A new robot revolution is threatening to take over the world — as long as the glue and tape hold together long enough.

Hebocon, a robot sumo contest “for the technically ungifted,” bills itself as “a competition where crappy robots that can barely move gather and somehow manage to engage in odd, awkward movements.”

Hebocon wears its shambolic aesthetic as a badge of honor, urging competitors to build crude, primitive robots. Penalties are imposed for high-tech features and the spirit of technological compromise and surrender to limitations is encouraged.

The “hebo” of Hebocon, meaning “shoddy” in Japanese, is a deliberate alternative to the slick expertise on display at Robocon, an annual robot engineering competition for students organized by broadcaster NHK.

Hebocon founder Daiju Ishikawa started out with the intention of holding a one-off event in July last year, but interest snowballed and contests have since been held in over 20 countries, including the United States, Indonesia and Singapore.

The event was also chosen as the jury selection of the entertainment division in last year’s Japan Media Arts Festival organized by the Cultural Affairs Agency.

“A well-made robot doesn’t really express the nature of the person who made it,” Ishikawa told The Japan Times. “If you look at a badly made robot, where the maker has had to give up or compromise on bits of it, you get a glimpse of the maker’s personality.

“My favorite robot was one that looked terrible and didn’t even use electricity, but it had lots of functions. Water came out of the head and a paper party toy came out of the mouth. It wasn’t well made but a lot of ideas had gone into it. You could see the maker’s character just by looking at it.”

Ishikawa displayed a selection of Hebocon robots at Tokyo Design Week, an exhibition for Japanese creators that ran from Oct. 24 to Tuesday, and also held two demonstration tournaments there.

The robots on show included Takoyama Deluxe, a red plastic ball cut in half and stuck onto a radio-controlled car, then adorned with spinning plastic toys — which soon fell off — all decorated to look like an octopus.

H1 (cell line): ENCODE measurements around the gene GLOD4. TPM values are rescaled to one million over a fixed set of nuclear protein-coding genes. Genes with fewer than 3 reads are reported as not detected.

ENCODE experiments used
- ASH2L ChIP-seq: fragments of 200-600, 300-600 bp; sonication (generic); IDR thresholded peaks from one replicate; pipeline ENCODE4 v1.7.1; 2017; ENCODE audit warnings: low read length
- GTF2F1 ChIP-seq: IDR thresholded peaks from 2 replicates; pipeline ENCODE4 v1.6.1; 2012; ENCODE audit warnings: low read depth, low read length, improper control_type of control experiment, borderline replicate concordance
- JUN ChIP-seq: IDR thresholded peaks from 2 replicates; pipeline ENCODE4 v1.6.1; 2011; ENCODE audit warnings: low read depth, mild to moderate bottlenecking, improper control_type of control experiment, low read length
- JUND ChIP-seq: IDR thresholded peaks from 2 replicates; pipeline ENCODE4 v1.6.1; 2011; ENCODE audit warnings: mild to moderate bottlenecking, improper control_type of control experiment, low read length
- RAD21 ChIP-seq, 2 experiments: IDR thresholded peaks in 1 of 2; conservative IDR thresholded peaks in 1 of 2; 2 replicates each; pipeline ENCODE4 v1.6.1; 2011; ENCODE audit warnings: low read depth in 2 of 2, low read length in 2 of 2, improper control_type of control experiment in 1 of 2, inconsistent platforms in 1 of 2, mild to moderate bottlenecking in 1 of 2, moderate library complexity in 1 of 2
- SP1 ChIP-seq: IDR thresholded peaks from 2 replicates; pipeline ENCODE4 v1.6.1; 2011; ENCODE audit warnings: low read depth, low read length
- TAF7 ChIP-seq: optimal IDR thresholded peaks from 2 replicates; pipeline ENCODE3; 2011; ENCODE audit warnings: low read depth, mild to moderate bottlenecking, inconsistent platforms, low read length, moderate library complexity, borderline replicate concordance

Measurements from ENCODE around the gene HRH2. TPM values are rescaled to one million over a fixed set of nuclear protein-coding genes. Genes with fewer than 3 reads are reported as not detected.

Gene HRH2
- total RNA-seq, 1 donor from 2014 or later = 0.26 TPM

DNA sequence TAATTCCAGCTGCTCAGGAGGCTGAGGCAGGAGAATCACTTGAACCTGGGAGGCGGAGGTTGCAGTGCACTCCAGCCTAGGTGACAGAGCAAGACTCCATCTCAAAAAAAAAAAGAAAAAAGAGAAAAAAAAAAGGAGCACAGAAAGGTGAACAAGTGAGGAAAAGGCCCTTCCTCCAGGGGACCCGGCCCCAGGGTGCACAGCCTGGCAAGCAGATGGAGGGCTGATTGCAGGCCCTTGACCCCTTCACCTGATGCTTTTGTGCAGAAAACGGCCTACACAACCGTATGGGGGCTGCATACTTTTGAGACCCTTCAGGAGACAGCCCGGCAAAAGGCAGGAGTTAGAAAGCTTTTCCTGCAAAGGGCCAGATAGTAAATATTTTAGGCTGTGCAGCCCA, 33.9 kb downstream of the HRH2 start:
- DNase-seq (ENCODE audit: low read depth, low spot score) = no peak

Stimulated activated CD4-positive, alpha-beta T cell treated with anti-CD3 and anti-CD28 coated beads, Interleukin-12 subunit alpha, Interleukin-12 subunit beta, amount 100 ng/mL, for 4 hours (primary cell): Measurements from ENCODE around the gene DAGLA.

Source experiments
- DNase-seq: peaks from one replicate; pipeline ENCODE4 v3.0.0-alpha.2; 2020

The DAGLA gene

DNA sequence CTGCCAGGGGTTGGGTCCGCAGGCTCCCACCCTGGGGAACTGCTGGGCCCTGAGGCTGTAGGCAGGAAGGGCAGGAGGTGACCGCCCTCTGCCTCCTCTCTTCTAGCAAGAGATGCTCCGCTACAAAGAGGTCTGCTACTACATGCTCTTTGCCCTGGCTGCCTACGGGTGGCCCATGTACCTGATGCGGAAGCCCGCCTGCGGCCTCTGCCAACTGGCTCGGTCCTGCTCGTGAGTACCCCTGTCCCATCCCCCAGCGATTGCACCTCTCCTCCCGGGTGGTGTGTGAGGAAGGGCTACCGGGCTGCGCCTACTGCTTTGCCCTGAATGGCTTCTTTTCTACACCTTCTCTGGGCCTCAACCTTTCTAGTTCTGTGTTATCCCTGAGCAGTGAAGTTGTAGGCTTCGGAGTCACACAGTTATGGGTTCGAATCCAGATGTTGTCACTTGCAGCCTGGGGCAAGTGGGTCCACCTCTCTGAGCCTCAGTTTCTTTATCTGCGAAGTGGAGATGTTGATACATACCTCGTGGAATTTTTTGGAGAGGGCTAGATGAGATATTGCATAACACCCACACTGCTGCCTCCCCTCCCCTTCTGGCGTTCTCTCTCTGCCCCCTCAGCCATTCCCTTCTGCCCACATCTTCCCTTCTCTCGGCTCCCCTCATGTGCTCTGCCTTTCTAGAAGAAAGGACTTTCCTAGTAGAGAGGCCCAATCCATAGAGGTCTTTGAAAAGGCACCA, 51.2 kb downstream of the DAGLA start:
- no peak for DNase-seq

Also featured was V8, a robot made of eight plastic frogs with pump-action jumping legs lined up inside a cardboard frame. Unfortunately, the maker neglected to consider how V8 would move forward.

“It feels like a gateway into the world of building robots, and it takes a lot of the fear away,” said Tokyo Design Week visitor Nikolai Boyce, from London. “It makes it more fun, and you can get your head around it. I don’t think I’d be able to build a robot but I think I’d be able to build one of these.”

“What’s really intriguing is that it gives you a different idea of what a robot is,” said his American friend Ryan Neil. “Because when I started looking at these things, I thought: ‘That’s not my image of what a robot is. A robot is much more complex.’ I guess even a hand puppet could be a robot. What’s the definition of a robot? I have no idea.”

Ishikawa came up with the idea for Hebocon through his work as an editor and writer at Daily Portal Z, a website dedicated to finding humor in the everyday and the mundane.

“We have a lot of articles about making things,” he explained. “But there are also articles about people who have tried to make things and failed, and that’s interesting from an editor’s point of view.

“I started thinking that I wanted to read more about projects that didn’t work out. People only get to hear about things that have been successfully completed. I wanted people to enjoy things that have failed, and that’s how Hebocon started.”

Ishikawa believes that a do-it-yourself ethos, without fear of failure, is the key to Hebocon’s ramshackle charm.

“I think Robocon is a good event and I’m not rebelling against it,” he said. “But there is more than one way to enjoy making something. You don’t have to be technically skilled and make something great. You can fail and make something rubbish and still enjoy it. That’s what I want to get across.

“Nobody thinks they can make a robot, but if you try, then you realize you can make something that moves. I want people to realize that they can make things.”

Hebocon is encouraging more people to stage events, and will provide a rule book and logo with no license fee for anyone who is interested.

Information can be found on Hebocon’s official Facebook page, but Ishikawa is also urging people to take the initiative themselves.

“In the future I’d like it to get bigger, but not in terms of big events with lots of teams,” he said. “I’d like kids to get together in their neighborhood and do it themselves. I’d like it to become a normal thing for normal kids to do.”

In a time of both misinformation and too much information, quality journalism is more crucial than ever.
By subscribing, you can help us get the story right.